05:44
In the previous section, you saw an example of an open redirect vulnerability that could be used to successfully launched a phishing scam and steal credentials from users.
05:54
So now that you understand the threat posed by open redirects, I'll show you how you can address this concern.
06:00
Let's start by taking a look at the code that sits behind the vulnerable page.
06:04
Here. You'll notice that by sourcing the value of the target variable from the client, the application ends up allowing untrusted data to pass into server side code, yet fails to perform any check of that Davis validity prior to using it.
06:18
Any time we say untrusted data and applications security, we mean data that comes from sources whose integrity you don't know and therefore whose real intent you cannot trust.
06:30
In our example, that includes taking user supplied input from the U. R L. And storing it in a server side variable.
06:38
As a developer, I'd ask what is my intended use for this redirect method?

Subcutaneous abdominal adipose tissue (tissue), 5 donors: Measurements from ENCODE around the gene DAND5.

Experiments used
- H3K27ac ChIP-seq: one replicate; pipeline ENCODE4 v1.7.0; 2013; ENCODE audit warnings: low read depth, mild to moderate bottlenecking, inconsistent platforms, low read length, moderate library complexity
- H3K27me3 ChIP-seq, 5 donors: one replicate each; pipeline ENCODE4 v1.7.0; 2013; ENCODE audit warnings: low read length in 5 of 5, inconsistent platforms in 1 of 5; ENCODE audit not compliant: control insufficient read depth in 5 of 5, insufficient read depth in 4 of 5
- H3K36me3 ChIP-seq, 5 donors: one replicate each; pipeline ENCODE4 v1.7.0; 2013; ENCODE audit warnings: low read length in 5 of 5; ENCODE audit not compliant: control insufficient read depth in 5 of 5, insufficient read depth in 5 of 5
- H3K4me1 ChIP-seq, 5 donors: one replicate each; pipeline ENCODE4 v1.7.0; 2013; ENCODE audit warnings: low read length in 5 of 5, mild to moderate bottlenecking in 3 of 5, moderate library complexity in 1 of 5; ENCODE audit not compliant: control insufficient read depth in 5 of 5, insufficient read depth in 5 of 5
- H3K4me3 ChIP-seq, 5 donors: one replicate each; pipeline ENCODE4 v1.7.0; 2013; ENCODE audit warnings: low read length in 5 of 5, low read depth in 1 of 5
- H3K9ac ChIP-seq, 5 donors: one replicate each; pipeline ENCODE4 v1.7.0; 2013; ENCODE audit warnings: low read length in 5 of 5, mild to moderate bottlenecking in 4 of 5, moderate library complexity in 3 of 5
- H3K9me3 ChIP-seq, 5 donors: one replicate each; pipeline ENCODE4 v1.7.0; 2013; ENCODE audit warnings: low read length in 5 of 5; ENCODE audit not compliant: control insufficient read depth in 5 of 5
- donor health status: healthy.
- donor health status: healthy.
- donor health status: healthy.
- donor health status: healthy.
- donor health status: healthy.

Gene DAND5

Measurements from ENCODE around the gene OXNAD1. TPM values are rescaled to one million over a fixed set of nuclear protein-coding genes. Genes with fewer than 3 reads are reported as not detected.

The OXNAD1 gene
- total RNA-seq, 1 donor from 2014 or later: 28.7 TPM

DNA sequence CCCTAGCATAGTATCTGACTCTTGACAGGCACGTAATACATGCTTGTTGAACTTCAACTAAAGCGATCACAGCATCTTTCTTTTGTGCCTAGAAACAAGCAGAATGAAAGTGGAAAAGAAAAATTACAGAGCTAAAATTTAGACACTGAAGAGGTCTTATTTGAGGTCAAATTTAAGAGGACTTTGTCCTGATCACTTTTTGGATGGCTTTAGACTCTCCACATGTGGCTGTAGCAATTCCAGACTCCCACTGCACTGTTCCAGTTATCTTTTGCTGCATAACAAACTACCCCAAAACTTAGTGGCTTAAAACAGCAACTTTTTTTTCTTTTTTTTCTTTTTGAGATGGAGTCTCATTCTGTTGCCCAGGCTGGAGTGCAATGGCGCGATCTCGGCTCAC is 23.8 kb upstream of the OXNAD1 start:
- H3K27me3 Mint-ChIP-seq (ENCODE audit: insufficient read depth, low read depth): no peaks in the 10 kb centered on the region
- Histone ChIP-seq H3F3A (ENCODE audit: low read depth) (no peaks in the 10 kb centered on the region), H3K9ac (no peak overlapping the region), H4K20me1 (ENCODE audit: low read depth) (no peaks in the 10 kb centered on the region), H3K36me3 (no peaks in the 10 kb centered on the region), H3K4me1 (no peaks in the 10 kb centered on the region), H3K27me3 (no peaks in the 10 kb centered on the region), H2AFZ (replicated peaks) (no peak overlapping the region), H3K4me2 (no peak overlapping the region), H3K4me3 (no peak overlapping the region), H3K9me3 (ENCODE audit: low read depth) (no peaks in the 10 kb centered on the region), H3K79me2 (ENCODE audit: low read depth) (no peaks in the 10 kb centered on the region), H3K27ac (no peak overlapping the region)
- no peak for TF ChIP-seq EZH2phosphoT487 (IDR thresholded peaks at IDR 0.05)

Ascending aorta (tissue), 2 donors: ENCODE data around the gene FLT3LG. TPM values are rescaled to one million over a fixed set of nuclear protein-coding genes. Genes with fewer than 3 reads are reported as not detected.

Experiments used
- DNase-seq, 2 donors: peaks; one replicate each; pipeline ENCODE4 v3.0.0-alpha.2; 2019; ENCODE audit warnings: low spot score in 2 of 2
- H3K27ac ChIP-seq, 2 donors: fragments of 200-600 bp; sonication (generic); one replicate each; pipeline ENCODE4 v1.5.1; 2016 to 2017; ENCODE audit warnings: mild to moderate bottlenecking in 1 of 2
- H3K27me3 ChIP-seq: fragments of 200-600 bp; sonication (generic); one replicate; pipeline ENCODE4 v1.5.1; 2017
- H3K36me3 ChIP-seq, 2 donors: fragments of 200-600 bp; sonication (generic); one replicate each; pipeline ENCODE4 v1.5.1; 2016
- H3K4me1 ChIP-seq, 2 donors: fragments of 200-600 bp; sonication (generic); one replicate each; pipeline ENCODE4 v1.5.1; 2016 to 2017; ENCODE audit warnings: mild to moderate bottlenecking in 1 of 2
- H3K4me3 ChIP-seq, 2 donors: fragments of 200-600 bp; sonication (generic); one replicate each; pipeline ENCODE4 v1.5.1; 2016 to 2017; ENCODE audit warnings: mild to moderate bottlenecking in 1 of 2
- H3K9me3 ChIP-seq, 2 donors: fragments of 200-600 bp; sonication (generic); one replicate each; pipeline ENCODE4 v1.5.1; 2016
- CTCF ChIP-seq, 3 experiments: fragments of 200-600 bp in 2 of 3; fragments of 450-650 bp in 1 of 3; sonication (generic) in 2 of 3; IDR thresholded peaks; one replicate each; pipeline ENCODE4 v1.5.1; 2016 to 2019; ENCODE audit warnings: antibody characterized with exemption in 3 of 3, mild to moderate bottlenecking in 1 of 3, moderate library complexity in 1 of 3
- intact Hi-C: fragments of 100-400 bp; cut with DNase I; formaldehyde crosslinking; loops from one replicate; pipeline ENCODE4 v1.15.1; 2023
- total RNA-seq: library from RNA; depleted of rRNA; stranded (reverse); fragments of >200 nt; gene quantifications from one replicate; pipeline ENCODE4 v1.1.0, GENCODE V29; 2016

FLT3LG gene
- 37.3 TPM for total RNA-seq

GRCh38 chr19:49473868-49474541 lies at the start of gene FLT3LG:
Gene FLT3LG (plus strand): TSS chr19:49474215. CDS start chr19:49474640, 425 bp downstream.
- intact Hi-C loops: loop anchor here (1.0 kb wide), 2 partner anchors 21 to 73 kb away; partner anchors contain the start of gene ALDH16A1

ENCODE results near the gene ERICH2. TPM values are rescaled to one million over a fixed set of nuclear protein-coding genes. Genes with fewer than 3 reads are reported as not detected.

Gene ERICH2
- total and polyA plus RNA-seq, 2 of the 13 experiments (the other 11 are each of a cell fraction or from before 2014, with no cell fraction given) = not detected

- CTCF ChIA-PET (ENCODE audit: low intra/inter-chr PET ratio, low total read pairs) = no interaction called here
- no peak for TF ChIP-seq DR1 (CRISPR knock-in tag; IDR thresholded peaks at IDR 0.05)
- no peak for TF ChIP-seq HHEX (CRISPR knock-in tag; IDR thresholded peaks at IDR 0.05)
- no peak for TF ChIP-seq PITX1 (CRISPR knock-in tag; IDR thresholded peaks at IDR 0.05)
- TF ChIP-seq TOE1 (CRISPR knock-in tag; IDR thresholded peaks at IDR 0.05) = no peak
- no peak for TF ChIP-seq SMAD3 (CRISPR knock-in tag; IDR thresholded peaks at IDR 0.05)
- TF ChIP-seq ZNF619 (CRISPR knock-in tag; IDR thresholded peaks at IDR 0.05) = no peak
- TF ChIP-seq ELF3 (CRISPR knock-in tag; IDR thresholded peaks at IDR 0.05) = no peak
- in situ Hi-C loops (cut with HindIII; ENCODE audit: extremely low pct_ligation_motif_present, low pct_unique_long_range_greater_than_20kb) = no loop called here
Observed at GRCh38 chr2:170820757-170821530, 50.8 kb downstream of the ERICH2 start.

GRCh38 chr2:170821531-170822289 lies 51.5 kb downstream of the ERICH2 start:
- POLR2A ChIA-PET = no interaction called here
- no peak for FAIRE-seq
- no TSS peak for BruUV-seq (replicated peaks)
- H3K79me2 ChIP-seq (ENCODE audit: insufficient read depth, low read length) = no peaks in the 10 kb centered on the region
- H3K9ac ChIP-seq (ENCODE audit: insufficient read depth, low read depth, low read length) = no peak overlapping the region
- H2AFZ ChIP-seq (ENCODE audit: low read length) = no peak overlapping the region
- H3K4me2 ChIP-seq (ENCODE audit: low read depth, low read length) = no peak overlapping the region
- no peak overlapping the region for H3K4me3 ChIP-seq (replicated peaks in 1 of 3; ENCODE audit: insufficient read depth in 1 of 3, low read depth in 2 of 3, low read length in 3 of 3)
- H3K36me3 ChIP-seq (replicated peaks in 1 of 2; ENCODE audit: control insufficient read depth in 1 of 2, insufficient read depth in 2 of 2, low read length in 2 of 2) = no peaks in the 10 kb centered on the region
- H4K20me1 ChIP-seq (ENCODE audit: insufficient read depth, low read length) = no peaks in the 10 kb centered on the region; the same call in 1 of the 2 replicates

06:43
Is there ever a reason within the normal course of interacting with this website that a user would need to modify this link in order to access some destination.
06:51
Of course, there isn't
06:53
so there's ultimately no reason for the code to handle this operation in the way that it currently does.
06:59
Right now, the server said. Code defines the target variable as a value taken from the user's inbound request, then passes that value to the redirect method to be used as its target location.
07:10
This is the code that allows the phishing scheme to take place.
07:14
So while we can do instead is to change the applications behavior so that it only allows targets to be selected from a group of destinations that we've defined in advance on the server side,
07:24
instead of letting it access any girl that he used, her types will change it so that we first to find all of the possible targets that the redirect function can use
07:32
in other words, will create a white list stuff than then a Simon set of map values to these targets.
07:39